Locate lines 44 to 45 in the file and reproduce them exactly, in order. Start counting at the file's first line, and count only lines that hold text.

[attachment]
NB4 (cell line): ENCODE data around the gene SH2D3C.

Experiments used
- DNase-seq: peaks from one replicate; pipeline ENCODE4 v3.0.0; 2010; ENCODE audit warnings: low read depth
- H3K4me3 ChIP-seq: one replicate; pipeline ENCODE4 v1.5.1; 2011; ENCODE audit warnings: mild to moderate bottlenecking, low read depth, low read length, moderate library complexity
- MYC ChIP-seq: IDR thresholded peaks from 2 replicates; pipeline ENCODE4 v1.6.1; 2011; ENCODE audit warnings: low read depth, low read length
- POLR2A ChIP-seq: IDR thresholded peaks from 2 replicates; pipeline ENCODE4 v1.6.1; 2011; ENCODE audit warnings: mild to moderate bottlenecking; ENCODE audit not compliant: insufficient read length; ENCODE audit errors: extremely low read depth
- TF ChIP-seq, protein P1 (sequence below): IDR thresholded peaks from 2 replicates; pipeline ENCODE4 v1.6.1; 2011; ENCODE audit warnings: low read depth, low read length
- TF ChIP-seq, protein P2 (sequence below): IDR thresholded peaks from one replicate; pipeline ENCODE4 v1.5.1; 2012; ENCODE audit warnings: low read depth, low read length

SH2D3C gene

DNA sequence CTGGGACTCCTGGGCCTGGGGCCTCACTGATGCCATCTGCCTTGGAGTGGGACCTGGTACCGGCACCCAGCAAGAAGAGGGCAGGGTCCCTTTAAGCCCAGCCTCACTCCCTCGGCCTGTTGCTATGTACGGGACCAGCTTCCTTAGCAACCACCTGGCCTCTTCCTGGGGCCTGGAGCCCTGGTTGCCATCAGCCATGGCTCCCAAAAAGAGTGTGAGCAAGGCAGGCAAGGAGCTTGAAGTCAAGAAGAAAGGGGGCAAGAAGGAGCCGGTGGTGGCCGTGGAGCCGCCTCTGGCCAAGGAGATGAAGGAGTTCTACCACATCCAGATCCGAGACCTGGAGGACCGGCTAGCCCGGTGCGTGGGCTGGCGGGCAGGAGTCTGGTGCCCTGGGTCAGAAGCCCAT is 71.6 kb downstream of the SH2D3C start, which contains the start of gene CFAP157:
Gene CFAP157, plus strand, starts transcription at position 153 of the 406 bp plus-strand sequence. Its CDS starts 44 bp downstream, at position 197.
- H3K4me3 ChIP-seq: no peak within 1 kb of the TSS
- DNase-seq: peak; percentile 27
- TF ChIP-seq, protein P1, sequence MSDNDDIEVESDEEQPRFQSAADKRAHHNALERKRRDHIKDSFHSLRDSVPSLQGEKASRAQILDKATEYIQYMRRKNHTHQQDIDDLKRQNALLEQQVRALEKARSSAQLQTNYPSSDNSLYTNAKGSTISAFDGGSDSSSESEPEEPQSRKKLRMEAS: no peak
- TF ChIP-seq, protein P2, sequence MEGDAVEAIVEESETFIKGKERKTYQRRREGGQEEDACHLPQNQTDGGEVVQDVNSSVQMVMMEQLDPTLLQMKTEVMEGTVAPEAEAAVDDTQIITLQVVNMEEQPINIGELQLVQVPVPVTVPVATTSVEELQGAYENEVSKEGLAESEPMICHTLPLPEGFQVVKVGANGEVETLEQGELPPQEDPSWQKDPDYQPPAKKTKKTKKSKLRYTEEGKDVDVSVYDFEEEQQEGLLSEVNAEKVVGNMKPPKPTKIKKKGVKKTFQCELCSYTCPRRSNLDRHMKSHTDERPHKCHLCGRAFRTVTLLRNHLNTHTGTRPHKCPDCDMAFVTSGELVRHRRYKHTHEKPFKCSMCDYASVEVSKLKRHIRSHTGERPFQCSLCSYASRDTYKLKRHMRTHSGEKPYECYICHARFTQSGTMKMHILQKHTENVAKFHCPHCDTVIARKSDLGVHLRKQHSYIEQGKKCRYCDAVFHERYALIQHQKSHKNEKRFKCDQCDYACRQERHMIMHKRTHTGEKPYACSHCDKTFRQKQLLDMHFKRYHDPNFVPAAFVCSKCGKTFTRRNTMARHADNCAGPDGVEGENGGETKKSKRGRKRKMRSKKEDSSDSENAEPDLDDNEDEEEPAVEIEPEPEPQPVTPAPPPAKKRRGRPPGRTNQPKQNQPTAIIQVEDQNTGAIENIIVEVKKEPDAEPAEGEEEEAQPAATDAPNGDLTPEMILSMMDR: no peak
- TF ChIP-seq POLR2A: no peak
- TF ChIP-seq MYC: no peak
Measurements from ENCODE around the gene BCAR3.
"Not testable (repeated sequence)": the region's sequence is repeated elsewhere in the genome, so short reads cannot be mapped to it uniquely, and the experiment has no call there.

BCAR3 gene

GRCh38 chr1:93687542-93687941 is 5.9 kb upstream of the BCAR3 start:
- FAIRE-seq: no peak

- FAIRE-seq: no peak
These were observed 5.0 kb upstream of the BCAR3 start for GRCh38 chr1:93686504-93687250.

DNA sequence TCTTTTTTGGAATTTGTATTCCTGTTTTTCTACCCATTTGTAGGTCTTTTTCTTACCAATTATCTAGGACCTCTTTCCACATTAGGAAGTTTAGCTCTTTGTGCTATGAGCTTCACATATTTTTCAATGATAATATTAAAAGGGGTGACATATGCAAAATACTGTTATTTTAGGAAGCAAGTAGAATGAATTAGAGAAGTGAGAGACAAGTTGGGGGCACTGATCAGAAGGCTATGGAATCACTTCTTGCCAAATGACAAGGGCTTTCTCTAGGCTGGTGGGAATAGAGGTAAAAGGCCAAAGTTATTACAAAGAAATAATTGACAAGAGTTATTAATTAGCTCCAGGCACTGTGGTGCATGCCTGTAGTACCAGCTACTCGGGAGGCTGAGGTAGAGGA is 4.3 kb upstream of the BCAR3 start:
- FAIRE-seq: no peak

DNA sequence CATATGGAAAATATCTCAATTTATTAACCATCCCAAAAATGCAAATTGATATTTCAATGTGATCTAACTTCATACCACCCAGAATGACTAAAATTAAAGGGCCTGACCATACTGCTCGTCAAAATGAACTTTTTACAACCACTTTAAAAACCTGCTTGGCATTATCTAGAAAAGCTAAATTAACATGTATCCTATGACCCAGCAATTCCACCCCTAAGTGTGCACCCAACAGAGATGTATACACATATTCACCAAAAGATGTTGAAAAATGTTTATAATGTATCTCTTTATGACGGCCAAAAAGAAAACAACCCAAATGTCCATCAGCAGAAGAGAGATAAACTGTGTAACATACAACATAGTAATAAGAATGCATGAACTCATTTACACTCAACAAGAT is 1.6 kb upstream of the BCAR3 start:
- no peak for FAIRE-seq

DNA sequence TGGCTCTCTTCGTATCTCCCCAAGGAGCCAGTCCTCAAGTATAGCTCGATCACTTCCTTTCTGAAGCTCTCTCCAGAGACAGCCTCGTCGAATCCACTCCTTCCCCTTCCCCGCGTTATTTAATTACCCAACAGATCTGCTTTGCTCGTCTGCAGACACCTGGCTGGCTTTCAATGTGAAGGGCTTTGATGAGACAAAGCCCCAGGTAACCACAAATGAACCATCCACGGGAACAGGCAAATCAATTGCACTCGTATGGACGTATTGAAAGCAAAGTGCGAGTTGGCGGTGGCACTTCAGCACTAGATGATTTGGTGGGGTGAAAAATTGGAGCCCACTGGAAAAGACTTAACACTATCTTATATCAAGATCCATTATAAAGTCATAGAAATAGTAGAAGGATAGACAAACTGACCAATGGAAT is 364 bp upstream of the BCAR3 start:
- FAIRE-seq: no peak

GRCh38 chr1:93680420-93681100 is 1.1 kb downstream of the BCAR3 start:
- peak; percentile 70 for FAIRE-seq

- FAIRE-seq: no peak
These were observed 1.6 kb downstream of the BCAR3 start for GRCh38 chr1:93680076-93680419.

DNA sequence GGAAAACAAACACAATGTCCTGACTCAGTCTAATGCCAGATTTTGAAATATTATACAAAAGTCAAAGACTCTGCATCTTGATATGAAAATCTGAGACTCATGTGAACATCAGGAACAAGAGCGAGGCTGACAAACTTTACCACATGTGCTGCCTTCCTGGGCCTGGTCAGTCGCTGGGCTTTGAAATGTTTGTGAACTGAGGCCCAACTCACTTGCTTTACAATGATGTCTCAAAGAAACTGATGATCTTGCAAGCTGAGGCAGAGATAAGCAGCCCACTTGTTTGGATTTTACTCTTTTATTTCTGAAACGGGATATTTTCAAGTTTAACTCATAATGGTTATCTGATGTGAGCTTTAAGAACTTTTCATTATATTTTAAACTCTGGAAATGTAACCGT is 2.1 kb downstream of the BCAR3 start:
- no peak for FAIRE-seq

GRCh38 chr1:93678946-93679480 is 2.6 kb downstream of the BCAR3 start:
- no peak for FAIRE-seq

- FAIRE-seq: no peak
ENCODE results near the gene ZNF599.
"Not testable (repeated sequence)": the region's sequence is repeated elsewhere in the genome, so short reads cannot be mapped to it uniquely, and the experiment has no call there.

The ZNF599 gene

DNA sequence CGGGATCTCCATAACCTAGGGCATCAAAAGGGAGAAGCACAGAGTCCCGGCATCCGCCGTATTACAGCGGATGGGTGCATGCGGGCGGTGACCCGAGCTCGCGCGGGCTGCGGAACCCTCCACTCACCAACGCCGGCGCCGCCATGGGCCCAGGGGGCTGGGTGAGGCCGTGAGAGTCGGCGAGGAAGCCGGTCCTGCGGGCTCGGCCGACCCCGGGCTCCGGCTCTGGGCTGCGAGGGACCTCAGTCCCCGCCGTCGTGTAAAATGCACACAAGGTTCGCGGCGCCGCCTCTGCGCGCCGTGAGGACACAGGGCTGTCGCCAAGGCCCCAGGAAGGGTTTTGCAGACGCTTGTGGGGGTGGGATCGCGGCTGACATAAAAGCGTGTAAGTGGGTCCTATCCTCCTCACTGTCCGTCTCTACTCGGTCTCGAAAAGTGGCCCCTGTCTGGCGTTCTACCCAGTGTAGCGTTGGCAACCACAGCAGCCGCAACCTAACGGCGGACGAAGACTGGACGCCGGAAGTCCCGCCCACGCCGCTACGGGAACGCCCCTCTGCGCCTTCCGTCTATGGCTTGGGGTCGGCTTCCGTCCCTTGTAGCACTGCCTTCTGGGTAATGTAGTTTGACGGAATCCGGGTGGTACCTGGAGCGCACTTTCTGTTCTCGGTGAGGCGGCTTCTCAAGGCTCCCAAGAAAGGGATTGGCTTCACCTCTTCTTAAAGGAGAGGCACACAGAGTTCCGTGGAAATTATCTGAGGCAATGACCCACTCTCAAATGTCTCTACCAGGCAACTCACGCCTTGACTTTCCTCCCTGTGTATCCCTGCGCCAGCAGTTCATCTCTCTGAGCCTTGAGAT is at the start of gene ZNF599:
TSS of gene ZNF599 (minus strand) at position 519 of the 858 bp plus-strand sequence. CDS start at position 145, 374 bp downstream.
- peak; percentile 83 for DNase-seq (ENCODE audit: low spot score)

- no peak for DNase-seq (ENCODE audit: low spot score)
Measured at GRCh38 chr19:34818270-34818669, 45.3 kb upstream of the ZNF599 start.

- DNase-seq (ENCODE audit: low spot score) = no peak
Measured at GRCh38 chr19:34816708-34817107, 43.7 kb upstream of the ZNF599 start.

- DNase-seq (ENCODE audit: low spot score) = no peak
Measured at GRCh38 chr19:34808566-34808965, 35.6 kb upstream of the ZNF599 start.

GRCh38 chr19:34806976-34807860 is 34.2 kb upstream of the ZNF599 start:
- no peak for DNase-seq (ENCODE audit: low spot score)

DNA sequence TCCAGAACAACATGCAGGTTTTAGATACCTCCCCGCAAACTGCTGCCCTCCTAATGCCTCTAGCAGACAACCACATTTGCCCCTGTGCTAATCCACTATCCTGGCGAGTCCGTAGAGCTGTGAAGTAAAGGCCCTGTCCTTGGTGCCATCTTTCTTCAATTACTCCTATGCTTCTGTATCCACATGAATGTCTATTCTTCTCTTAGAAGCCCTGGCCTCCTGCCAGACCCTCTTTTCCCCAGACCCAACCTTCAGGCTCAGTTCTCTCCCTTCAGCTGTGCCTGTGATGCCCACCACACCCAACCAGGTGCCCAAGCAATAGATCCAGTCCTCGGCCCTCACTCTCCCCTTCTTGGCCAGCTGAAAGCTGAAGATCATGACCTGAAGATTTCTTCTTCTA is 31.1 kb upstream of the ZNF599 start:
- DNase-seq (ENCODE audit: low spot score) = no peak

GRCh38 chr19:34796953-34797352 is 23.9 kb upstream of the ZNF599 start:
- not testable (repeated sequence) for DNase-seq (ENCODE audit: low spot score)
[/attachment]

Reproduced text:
TSS of gene ZNF599 (minus strand) at position 519 of the 858 bp plus-strand sequence. CDS start at position 145, 374 bp downstream.
- peak; percentile 83 for DNase-seq (ENCODE audit: low spot score)